Tuesday, September 02, 2008

Arrays to the rescue!

Some time ago I blogged about Haskell Generics and how they simplified my code of a little RPG game I'm writing. My data types were designed with lists. For example a character has traits, and traits are a list of Characteristic objects, that have a name (Strength, Dexterity, etc.) and values. The Generics code helped me to deal with finding the right item in the list depending on the name, updating its value, etc. Records were no good because you can pass the generated function as an accessor but not as a mutator.

I have some unit tests that generate random characters, and I thought they were pretty slow, which I thought was due to the random number generator. Then I ran the tests with profiling on. Guess what? The Generics code amounted for a huge amount of the time spent. And I'd say the underlying list operation, with loads of list updates, were not great either.

So I got rid of the Generics code, and I decided to replace my lists by something else. In the Java world (my day time job) I rely heavily on Maps. I thought it was a bit overkill in this case, so I turned to the Haskell array package. And there was light!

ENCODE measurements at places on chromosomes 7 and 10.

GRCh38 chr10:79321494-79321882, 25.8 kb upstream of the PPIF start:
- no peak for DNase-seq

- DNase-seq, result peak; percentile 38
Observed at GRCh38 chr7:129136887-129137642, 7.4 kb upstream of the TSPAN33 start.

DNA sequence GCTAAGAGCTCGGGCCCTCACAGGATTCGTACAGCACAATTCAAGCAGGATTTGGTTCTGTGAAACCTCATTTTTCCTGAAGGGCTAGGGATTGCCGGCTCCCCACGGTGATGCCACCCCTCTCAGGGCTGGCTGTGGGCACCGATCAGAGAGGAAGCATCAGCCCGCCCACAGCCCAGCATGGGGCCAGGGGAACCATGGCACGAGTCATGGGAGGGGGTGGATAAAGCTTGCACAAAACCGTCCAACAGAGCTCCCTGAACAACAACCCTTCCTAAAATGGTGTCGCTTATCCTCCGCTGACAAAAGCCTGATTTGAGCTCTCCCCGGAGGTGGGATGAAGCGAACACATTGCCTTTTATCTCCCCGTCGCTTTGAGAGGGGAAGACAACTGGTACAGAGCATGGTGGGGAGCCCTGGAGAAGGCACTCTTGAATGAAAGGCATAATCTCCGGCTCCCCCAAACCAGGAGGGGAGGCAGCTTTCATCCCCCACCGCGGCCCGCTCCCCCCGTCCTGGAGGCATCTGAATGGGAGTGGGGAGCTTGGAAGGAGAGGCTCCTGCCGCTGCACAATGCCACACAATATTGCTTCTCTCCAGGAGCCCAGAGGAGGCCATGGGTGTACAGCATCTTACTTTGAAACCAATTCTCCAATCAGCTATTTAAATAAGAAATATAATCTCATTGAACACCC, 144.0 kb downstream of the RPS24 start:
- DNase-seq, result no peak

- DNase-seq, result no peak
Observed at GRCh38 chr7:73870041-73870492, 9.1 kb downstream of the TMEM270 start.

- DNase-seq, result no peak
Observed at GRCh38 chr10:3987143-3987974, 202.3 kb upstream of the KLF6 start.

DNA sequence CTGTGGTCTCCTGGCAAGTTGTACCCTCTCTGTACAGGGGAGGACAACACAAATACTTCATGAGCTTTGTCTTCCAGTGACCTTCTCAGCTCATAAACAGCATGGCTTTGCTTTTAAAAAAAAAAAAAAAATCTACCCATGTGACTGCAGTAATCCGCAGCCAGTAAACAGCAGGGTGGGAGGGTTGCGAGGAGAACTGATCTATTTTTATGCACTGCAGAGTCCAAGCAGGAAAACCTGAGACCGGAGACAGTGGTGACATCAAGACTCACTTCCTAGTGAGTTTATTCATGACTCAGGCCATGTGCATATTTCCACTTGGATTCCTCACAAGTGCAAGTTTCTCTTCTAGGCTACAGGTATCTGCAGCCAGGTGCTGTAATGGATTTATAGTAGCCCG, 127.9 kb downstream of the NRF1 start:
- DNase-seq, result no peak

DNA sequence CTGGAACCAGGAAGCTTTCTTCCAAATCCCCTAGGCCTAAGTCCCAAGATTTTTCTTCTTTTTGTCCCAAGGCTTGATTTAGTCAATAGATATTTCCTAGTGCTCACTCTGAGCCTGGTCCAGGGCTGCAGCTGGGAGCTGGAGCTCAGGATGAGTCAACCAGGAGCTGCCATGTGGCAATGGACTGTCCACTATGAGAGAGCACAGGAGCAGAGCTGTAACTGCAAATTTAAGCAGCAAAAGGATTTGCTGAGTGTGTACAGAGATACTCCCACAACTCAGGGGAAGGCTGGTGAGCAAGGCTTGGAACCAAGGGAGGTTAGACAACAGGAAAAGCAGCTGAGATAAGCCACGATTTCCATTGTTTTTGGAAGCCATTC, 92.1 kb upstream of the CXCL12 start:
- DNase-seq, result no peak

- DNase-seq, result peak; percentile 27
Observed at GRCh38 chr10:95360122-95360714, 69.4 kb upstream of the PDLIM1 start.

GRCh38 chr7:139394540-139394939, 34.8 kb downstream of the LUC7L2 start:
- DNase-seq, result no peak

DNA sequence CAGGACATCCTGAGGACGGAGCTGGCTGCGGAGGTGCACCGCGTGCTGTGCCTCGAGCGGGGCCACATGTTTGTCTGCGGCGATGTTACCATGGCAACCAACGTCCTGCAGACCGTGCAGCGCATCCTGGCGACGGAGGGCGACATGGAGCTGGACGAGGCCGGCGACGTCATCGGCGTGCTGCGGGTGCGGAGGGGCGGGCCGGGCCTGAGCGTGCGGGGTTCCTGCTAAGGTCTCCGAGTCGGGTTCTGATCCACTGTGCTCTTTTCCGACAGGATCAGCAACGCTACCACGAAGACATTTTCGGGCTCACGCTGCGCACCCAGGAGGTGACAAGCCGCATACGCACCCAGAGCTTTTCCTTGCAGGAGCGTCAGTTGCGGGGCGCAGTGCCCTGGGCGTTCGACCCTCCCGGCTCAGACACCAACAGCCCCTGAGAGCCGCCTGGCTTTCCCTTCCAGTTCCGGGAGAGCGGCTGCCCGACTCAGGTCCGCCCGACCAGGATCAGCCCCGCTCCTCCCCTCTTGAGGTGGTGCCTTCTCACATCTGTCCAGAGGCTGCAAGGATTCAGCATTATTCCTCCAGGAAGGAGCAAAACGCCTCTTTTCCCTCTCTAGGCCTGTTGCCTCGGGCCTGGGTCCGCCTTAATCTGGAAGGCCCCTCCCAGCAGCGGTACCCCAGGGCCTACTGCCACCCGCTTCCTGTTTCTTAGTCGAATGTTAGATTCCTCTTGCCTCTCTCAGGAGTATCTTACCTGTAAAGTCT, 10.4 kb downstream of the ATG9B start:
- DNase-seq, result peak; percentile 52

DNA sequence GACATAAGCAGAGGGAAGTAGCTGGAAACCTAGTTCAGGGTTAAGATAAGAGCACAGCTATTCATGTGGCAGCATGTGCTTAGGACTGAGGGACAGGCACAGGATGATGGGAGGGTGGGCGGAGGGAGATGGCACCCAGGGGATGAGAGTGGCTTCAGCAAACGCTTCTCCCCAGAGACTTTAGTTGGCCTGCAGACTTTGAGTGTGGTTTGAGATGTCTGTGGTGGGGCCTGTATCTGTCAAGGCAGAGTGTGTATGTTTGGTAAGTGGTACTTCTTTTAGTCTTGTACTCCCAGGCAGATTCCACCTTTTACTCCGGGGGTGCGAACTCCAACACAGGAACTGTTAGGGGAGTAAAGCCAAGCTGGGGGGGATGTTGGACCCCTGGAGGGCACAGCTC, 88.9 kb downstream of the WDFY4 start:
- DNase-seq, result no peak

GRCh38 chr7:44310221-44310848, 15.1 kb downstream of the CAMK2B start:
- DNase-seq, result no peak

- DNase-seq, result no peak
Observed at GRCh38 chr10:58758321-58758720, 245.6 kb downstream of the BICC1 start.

You see, Arrays in Haskell are a different beast that arrays in other languages. You can use different types for the indices, not only integers. So since the data type representing the names of characteristics is a simple enumeration, I could use that as the array index. So the characters traits are an array with the names as indices:

data Characteristic = Strength | Dexterity | ...
deriving (Show,Read,Eq,Enum,Bounded,Ord,Ix)

Ix is the type class that an array index type must implement

type CharacteristicRatings=Array Characteristic Rating

data Character = Character {

And Rating follow the same pattern, since a rating has the current value for the characteristic, the normal value, etc.

Then the array operations make it easy enough to read and modify values: ! to get the value at the specified index, // to update. I get type safety and expressiveness (no need to even use toEnum and fromEnum), and performance...

Performance? With the Generics code and lists, my tests took 8 seconds. With arrays and no Generics, 0.26s. Nuff said.